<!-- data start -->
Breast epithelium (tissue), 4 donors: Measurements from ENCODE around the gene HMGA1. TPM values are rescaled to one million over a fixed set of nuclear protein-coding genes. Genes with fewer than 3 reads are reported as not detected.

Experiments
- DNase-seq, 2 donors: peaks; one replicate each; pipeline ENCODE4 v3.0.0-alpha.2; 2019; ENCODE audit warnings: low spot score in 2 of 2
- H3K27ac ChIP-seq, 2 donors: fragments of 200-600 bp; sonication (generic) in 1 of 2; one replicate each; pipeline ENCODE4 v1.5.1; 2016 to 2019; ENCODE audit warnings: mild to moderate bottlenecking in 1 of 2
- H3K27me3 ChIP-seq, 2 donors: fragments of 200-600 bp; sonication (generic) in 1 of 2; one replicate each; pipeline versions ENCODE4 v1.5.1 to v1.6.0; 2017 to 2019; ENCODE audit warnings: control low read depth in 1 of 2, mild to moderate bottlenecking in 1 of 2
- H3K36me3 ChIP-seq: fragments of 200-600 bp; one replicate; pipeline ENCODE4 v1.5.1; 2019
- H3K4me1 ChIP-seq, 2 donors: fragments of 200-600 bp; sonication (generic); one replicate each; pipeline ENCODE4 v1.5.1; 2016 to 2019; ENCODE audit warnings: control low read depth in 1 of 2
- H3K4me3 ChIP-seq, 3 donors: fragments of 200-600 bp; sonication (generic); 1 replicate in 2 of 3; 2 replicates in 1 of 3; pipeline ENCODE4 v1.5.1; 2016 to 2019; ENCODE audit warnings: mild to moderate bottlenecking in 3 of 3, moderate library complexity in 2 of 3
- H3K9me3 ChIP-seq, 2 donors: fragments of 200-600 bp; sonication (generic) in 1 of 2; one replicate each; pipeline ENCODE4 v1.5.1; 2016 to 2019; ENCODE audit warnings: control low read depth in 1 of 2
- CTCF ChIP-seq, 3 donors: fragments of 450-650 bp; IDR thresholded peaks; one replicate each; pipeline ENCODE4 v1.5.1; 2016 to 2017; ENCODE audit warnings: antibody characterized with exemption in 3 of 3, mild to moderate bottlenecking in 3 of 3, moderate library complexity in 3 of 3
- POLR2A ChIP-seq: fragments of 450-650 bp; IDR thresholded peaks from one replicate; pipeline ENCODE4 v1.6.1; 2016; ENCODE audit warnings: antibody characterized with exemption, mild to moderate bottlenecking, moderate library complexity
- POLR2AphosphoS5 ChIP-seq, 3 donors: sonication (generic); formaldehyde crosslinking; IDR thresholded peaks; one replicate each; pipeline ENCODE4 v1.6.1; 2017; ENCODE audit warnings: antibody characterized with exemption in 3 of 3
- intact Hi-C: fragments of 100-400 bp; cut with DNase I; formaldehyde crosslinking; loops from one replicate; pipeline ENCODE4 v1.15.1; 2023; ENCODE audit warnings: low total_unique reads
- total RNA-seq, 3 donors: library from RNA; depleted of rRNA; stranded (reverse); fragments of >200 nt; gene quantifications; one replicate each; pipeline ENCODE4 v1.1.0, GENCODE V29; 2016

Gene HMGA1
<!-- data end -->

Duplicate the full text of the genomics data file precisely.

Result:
Breast epithelium (tissue), 4 donors: Measurements from ENCODE around the gene HMGA1. TPM values are rescaled to one million over a fixed set of nuclear protein-coding genes. Genes with fewer than 3 reads are reported as not detected.

Experiments
- DNase-seq, 2 donors: peaks; one replicate each; pipeline ENCODE4 v3.0.0-alpha.2; 2019; ENCODE audit warnings: low spot score in 2 of 2
- H3K27ac ChIP-seq, 2 donors: fragments of 200-600 bp; sonication (generic) in 1 of 2; one replicate each; pipeline ENCODE4 v1.5.1; 2016 to 2019; ENCODE audit warnings: mild to moderate bottlenecking in 1 of 2
- H3K27me3 ChIP-seq, 2 donors: fragments of 200-600 bp; sonication (generic) in 1 of 2; one replicate each; pipeline versions ENCODE4 v1.5.1 to v1.6.0; 2017 to 2019; ENCODE audit warnings: control low read depth in 1 of 2, mild to moderate bottlenecking in 1 of 2
- H3K36me3 ChIP-seq: fragments of 200-600 bp; one replicate; pipeline ENCODE4 v1.5.1; 2019
- H3K4me1 ChIP-seq, 2 donors: fragments of 200-600 bp; sonication (generic); one replicate each; pipeline ENCODE4 v1.5.1; 2016 to 2019; ENCODE audit warnings: control low read depth in 1 of 2
- H3K4me3 ChIP-seq, 3 donors: fragments of 200-600 bp; sonication (generic); 1 replicate in 2 of 3; 2 replicates in 1 of 3; pipeline ENCODE4 v1.5.1; 2016 to 2019; ENCODE audit warnings: mild to moderate bottlenecking in 3 of 3, moderate library complexity in 2 of 3
- H3K9me3 ChIP-seq, 2 donors: fragments of 200-600 bp; sonication (generic) in 1 of 2; one replicate each; pipeline ENCODE4 v1.5.1; 2016 to 2019; ENCODE audit warnings: control low read depth in 1 of 2
- CTCF ChIP-seq, 3 donors: fragments of 450-650 bp; IDR thresholded peaks; one replicate each; pipeline ENCODE4 v1.5.1; 2016 to 2017; ENCODE audit warnings: antibody characterized with exemption in 3 of 3, mild to moderate bottlenecking in 3 of 3, moderate library complexity in 3 of 3
- POLR2A ChIP-seq: fragments of 450-650 bp; IDR thresholded peaks from one replicate; pipeline ENCODE4 v1.6.1; 2016; ENCODE audit warnings: antibody characterized with exemption, mild to moderate bottlenecking, moderate library complexity
- POLR2AphosphoS5 ChIP-seq, 3 donors: sonication (generic); formaldehyde crosslinking; IDR thresholded peaks; one replicate each; pipeline ENCODE4 v1.6.1; 2017; ENCODE audit warnings: antibody characterized with exemption in 3 of 3
- intact Hi-C: fragments of 100-400 bp; cut with DNase I; formaldehyde crosslinking; loops from one replicate; pipeline ENCODE4 v1.15.1; 2023; ENCODE audit warnings: low total_unique reads
- total RNA-seq, 3 donors: library from RNA; depleted of rRNA; stranded (reverse); fragments of >200 nt; gene quantifications; one replicate each; pipeline ENCODE4 v1.1.0, GENCODE V29; 2016

Gene HMGA1